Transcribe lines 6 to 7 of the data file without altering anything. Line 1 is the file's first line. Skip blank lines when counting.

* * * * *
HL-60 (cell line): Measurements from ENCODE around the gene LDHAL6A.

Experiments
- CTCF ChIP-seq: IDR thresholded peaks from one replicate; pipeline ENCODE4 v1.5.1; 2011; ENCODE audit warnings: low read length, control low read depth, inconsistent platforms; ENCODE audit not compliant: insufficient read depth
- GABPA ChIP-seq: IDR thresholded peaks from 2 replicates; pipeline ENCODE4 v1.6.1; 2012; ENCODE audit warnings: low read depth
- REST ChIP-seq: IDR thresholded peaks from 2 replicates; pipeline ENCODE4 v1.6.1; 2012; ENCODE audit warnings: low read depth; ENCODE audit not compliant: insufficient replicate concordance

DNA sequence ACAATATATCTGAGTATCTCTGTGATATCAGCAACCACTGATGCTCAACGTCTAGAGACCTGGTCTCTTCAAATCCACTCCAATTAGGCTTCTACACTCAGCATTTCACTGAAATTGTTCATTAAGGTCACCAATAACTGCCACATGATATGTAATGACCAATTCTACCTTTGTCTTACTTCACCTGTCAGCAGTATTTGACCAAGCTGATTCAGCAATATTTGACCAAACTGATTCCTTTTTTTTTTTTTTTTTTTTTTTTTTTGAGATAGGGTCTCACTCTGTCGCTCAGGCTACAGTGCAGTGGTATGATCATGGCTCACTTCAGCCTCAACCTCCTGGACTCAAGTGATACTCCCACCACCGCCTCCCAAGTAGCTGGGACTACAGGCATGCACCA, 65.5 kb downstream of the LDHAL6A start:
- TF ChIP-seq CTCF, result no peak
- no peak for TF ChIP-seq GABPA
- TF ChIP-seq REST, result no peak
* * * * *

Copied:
DNA sequence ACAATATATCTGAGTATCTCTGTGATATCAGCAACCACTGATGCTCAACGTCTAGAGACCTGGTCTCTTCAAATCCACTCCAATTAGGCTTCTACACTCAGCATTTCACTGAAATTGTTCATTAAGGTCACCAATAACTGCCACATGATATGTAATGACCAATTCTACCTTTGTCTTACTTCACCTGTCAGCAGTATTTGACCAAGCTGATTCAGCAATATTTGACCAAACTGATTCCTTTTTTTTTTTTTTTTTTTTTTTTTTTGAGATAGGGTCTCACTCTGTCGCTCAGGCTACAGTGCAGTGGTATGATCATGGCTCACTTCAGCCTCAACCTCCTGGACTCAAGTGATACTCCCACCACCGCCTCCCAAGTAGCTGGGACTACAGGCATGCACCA, 65.5 kb downstream of the LDHAL6A start:
- TF ChIP-seq CTCF, result no peak